newbie reading a file..how? plz help

This is a discussion on newbie reading a file..how? plz help within the C Programming forums, part of the General Programming Boards category; hi i have to read a file(pj.dat)in 3 different ways. 1. file is in the same dir as the exe ...

  1. #1
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    Apr 2003
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    newbie reading a file..how? plz help

    hi i have to read a file(pj.dat)in 3 different ways.
    1. file is in the same dir as the exe and i think it will be read by doing this:

    FILE *fpData;
    fpData=fopen("pj.dat","r");

    2. i have to read the same file as it was in "C:" Drive i.e "C:\pj.dat"
    for this i think we just supply the path which would look like:

    FILE *fpData;
    fpData=fopen("c:\pj.dat","r");

    3. reading the same file from any drive letter(or directory structure) input by the user.
    I am not sure but i think it should be something like:

    char filePath[30]; //max chars of the filepath
    FILE *fpData;
    printf("Please enter the path:");
    scanf("%s",filePath);

    fpData=fopen(filePath,"r");


    i am not sure if these will work. Can anyone make sure and point out my mistakes if i am wrong???

    thanks
    fahad

  2. #2
    Registered User Vber's Avatar
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    >>fpData=fopen("pj.dat","r");
    dont forget to check out if you opened succefully the file, look:
    Code:
    if ((fpData = fopen("pj.dat","r")) == NULL) {
        //error, couldn't open the file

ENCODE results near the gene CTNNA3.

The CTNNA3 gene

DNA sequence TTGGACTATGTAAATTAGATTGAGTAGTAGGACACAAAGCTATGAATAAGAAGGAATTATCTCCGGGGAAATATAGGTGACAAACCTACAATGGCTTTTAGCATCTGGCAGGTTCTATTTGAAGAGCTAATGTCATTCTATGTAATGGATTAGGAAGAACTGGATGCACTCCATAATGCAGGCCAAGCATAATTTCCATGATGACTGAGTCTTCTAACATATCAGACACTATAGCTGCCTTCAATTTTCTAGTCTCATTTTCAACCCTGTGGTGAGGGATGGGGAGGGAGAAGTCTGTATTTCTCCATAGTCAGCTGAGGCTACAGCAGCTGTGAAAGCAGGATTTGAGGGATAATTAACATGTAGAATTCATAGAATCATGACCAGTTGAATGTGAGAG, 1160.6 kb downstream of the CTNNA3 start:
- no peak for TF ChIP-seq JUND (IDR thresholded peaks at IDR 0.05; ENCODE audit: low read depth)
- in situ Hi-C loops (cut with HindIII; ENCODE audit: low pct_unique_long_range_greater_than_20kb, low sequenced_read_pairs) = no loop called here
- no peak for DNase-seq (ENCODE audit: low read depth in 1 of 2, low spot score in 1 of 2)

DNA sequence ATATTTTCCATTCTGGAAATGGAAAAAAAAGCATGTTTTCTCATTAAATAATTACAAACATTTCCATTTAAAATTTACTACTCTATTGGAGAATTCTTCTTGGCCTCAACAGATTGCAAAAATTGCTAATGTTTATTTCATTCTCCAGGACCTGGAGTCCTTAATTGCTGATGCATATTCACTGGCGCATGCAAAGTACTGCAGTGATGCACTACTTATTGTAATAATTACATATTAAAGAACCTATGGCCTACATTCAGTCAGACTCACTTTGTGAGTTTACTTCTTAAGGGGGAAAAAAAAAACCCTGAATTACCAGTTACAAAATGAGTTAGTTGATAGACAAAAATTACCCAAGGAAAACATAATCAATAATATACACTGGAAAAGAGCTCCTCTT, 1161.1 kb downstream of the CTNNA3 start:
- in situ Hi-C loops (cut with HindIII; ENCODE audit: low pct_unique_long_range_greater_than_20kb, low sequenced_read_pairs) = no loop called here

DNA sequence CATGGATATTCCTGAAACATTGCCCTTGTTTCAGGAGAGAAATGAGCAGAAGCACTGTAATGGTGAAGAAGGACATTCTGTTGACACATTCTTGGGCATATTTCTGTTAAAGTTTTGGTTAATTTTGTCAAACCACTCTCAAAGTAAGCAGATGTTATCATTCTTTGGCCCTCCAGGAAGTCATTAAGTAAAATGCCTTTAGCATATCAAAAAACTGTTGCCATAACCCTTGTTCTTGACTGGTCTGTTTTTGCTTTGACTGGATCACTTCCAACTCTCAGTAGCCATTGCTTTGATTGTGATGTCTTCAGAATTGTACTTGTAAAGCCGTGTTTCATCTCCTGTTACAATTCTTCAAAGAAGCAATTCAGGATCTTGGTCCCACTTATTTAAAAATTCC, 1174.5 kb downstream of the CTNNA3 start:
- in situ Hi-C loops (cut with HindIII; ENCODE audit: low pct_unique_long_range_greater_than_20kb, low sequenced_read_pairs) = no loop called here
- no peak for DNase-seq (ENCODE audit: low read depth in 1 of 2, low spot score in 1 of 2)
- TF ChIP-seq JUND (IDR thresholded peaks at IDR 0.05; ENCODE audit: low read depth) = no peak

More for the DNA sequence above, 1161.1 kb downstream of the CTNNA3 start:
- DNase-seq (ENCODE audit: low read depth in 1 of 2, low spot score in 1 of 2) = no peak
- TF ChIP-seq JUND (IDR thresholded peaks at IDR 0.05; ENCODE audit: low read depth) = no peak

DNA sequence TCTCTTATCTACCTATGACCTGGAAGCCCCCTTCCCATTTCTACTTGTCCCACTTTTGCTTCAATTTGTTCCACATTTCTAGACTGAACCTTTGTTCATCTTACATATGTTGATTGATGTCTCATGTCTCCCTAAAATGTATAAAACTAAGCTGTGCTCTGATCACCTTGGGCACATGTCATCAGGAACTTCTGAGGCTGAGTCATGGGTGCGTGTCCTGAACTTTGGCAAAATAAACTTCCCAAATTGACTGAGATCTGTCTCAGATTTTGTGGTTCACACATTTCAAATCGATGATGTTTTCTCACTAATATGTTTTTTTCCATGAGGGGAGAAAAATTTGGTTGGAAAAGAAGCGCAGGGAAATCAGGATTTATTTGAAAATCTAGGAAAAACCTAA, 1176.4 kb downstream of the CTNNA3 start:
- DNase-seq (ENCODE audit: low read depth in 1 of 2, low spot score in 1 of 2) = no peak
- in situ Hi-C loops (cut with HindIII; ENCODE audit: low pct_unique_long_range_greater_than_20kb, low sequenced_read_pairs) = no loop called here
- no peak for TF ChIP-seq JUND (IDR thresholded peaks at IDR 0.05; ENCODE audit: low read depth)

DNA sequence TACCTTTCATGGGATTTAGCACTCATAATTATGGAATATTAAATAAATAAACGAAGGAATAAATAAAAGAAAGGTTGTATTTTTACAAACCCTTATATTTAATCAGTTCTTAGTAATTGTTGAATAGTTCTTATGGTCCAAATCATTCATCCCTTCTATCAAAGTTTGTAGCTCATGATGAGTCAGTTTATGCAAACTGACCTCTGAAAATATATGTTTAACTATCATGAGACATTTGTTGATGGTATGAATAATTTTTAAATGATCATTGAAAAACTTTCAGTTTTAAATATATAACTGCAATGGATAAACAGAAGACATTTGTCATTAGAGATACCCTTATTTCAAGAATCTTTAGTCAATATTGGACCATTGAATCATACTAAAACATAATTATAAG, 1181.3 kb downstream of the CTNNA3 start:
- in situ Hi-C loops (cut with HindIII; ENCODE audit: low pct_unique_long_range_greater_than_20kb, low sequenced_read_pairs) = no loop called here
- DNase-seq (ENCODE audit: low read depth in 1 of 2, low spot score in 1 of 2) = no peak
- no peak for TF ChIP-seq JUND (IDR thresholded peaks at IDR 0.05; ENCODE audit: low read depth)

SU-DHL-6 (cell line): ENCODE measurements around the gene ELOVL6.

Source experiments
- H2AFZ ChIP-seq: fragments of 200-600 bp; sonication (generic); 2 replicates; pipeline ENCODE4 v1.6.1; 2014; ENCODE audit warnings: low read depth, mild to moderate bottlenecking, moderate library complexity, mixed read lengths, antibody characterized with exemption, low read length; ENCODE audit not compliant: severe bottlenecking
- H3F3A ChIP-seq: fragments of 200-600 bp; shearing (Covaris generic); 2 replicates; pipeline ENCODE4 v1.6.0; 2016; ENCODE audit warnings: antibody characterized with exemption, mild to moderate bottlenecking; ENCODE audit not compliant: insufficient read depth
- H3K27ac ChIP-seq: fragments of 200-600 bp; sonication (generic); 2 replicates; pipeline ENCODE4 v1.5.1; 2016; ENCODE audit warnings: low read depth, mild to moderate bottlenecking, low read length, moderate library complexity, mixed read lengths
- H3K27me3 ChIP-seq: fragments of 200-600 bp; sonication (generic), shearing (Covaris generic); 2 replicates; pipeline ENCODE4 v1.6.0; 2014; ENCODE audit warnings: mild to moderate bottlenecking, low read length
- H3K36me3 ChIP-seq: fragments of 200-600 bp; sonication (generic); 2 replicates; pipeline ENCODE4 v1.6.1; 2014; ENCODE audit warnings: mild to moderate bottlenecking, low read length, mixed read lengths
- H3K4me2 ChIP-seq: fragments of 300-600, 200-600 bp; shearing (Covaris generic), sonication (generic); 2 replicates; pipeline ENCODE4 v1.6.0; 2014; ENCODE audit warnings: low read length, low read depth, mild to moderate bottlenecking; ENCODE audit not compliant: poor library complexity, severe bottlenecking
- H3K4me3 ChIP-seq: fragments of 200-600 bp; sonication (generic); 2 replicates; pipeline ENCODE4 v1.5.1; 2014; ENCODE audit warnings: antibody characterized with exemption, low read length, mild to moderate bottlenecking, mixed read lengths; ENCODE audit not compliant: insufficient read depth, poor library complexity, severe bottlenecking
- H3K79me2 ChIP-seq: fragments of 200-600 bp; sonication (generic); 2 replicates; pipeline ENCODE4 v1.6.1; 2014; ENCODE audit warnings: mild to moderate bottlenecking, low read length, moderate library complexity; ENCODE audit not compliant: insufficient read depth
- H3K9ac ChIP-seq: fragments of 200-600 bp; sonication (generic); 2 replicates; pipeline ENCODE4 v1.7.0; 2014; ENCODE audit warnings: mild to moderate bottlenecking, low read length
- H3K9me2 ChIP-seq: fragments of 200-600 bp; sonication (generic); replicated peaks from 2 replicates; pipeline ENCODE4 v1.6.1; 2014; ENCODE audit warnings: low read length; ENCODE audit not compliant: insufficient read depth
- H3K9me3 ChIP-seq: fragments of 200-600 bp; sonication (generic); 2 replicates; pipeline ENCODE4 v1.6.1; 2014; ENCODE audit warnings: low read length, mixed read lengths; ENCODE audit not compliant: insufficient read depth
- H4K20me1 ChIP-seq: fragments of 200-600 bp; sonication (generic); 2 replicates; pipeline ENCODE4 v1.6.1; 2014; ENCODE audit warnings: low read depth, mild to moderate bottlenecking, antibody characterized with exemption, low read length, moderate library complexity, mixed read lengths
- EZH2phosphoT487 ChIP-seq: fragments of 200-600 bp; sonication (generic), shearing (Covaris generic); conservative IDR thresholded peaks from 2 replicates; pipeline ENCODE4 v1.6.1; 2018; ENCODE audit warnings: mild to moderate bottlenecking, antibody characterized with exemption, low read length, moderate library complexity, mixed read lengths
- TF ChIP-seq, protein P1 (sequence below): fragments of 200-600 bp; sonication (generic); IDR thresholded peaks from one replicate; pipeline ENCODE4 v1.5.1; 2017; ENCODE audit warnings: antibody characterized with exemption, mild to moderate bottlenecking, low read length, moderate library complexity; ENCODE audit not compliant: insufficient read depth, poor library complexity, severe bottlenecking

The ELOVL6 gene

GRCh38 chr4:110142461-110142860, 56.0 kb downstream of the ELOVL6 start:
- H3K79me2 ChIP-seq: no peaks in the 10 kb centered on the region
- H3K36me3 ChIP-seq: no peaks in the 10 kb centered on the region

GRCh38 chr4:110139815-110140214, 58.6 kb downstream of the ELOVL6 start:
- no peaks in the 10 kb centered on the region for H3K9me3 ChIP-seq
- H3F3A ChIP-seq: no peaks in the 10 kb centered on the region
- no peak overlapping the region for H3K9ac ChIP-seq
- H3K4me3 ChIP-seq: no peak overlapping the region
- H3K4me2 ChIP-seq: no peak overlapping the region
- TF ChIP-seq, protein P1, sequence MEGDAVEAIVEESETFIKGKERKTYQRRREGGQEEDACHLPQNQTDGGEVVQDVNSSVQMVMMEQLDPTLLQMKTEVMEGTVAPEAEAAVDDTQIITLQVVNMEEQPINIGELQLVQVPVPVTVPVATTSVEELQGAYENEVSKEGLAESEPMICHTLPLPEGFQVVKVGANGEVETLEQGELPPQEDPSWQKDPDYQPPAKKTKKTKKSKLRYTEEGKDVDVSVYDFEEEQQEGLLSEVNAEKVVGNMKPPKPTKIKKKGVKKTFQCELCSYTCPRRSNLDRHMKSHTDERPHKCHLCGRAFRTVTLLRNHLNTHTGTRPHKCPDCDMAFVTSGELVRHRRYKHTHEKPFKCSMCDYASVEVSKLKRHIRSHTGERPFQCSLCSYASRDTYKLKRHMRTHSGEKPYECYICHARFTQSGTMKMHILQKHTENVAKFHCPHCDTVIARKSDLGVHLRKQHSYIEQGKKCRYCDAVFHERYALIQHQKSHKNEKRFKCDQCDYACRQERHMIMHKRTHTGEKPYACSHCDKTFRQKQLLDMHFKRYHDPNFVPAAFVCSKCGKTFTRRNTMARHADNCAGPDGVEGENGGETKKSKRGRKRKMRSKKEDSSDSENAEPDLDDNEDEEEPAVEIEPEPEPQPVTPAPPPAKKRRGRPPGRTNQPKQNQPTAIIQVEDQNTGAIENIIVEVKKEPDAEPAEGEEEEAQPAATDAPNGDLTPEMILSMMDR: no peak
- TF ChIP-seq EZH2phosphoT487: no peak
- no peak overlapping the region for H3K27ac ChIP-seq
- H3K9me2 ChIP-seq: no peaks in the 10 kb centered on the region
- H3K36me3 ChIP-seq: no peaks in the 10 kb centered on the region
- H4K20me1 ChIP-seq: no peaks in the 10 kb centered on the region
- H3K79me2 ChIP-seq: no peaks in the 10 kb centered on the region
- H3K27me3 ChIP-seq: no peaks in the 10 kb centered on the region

} 
    
    else {
       //now do your code.
    }
    >>scanf("%s",filePath);
    for getting strings from a stream, use fgets, and don't forget to check if you have '\n' (fgets when can put, it put) in the string example:
    Code:
    char *p, filePath[SIZE];
    ...
    fgets(filePath,sizeof(filePath),stdin);
    p = strchr(filePath,'\n');
    if(p) *p = 0;
    For using the strchr() function add string.h

    Now for reading, use function like, fgets(), fscanf(), fread() and so on... and for writing fprintf(), fwrite()...

  3. #3
    Just Lurking Dave_Sinkula's Avatar
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    Be aware that a backslash in a character constant or a string literal introduces an escape sequence. Common examples are '\n' for a newline and '\t' for a tab.

    So for #2, your example is not correct.
    Code:
    FILE *fpData=fopen("c:\pj.dat","r");
    To have a backslash in the string literal, it would be coded as follows.
    Code:
    FILE *fpData=fopen("c:\\pj.dat","r");
    Note that this is for string literals as in your case #2. You wouldn't need to enter two backslashes for user input as in case #3. That is to say at the command line you could do something like the following.
    Code:
    Please enter the path: c:\pj.dat
    Last edited by Dave_Sinkula; 04-09-2003 at 12:58 PM.
    7. It is easier to write an incorrect program than understand a correct one.
    40. There are two ways to write error-free programs; only the third one works.*

  4. #4
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    thanks guys

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